UPDATE 1-German private sector surges again in Oct, dip seen

* Germany ups 2010 growth forecast to 3.4 pct from 1.4 pct

* Economy Minister sees 2011 growth of 1.8 pct

* Domestic demand will make up almost 3/4 of 2011 growth

* Insider TV segment: http://link.reuters.com/qyh49p

By Annika Breidthardt

BERLIN, Oct 21 (BestGrowthStock) – Germany’s private sector grew
faster than expected in October, the latest in a run of strong
numbers which have raised hopes for the durability of its
recovery and prompted a doubling of official growth forecasts.

Markit’s PMI index of manufacturing and service sectors
purchasing managers rose to 56.0, with both sub-components above
forecasts. That follows strong numbers on industrial output and
confidence — boding well for the closely-watched Ifo survey on
Friday (0800 GMT).

Economy Minister Rainer Bruederle told a news conference
that a strong recovery was spreading from exports to domestic
demand and as expected lifted the government’s forecast for
growth this year to 3.4 percent this year.

Those were in line with numbers given to Reuters by a source
on Wednesday. Berlin had previously predicted 1.4 percent growth
for 2010.

Bruederle said, however, that the pace of recovery would
likely slow to 1.8 percent next year. Analysts also expect the
Ifo think tank’s forward-looking business climate index on
Friday to fall while its current indicator improves — mirroring
results of another survey this week. [ECONDE]

“After a period in accelerating mode, the German economy is
now in the overtaking lane,” Bruederle said.

“The upswing is solidly on two legs now: after important
impulses from foreign trade, the domestic economy has also
gathered speed,” said the minister.

Germany was hit particularly hard last year by the global
crisis, contracting by 4.7 percent, but surging exports and
rising domestic demand boosted it to second quarter growth of
2.2 percent, the fastest quarterly rate in reunified Germany.

Bruederle said domestic demand would provide for almost
three quarters of German economic growth next year, a clear
shift from its traditional strength in exports.

Trading partners, such as France, have in the past had a
bone to pick with Germany over its sober household spending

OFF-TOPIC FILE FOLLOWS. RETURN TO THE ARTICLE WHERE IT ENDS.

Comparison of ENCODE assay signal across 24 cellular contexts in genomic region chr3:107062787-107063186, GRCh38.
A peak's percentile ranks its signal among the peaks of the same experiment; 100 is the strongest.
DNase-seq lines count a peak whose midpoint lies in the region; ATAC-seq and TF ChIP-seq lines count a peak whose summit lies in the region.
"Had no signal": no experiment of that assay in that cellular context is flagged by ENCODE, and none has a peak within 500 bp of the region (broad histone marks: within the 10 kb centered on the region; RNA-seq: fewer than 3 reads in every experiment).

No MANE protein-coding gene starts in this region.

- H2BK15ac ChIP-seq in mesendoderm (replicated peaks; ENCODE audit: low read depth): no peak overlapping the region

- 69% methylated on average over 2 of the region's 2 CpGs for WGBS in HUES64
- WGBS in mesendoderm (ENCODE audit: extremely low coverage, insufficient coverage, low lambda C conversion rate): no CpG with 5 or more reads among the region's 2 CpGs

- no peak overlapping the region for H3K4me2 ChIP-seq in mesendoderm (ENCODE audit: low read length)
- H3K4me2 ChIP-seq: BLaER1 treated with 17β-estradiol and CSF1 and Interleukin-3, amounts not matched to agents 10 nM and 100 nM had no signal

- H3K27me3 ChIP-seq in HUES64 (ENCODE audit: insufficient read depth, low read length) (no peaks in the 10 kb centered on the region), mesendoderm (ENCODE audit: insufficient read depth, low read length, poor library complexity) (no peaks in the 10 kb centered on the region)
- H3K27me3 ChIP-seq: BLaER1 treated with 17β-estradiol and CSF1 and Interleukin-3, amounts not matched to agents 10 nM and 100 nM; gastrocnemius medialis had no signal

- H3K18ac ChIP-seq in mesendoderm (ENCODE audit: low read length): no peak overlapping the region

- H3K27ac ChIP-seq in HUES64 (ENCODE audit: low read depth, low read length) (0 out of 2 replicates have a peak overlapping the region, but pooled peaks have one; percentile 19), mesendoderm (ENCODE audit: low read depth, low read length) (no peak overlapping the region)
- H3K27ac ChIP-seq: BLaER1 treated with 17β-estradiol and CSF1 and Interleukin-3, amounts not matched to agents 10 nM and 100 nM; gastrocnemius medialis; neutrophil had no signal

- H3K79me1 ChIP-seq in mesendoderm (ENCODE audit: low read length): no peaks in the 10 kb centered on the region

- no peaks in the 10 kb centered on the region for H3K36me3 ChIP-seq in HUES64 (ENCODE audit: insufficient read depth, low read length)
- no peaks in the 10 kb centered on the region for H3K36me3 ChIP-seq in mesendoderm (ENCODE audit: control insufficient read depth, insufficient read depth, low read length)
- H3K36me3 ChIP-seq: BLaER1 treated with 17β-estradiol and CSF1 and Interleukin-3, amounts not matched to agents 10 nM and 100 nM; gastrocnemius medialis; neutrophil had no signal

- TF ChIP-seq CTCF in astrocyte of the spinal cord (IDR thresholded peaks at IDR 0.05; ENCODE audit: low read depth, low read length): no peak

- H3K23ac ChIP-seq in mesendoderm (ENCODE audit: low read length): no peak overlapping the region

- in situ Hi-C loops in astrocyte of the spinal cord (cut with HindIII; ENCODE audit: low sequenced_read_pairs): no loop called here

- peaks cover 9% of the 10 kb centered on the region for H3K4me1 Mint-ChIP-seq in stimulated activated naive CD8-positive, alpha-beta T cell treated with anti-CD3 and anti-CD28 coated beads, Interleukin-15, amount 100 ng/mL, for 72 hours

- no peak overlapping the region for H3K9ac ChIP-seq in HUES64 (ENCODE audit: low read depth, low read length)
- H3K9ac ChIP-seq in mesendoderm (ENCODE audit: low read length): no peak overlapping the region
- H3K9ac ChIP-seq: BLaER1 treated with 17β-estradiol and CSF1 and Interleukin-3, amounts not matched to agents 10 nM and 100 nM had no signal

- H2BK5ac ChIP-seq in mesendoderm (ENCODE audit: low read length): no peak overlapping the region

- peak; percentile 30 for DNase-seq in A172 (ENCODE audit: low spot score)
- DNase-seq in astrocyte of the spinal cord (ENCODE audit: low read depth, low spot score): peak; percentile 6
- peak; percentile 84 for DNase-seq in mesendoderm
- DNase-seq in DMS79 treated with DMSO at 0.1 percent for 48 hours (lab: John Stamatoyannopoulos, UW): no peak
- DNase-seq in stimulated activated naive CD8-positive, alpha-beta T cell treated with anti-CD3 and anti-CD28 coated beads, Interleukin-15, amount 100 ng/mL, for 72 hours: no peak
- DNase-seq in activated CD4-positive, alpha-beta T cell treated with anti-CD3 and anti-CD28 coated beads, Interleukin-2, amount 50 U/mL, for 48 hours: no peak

habits and have argued that Europe’s biggest economy was
expanding at the expense of its peers.

HIRING

The Ifo headline index, pointing to business morale in six
months’ time, is seen falling to 106.5 in October from 106.8 in
the previous month, while the index on current conditions is
seen ticking up to 110.0 from 109.7.

The PMI showed burgeoning order books had led employers to
hire at the fastest pace in 2-1/2 years. [ID:nLDE69K019]

Both index components grew faster than economists polled by
Reuters had expected — manufacturing at 56.1 compared to a 54.6
forecast, and services at 56.6 compared to 54.8. Readings above
50 denote expansion.

“The numbers show the recovery will continue in Germany.
That will have a positive feedback effect on the other (euro
zone) countries,” said Ulrike Kastens, an economist at Sal.
Oppenheim.

That highlighted again the risk of Germany leaving its peers
behind in the upswing. Chris Williamson, an economist at Markit,
which compiles the PMI survey, said Germany was now growing at
least twice as fast as the overall euro zone economy.

“That means the periphery is really struggling and
increasingly so as we move into the fourth quarter,” he said.

The number of unemployed would likely fall below the key 3
million threshold next year to average 2.9 million in 2011 as a
whole, after an expected 3.2 million this year.

Government subsidies encouraging firms to shift employees to
part-time work rather than fire them during the global downturn
have helped keep the Germany labour market largely in check.

But the state should now pull out of banks, businesses and
economic rescue programmes, Bruederle said.

(Additional reporting by Gernot Heller and Brian Rohan;
editing by Patrick Graham)

UPDATE 1-German private sector surges again in Oct, dip seen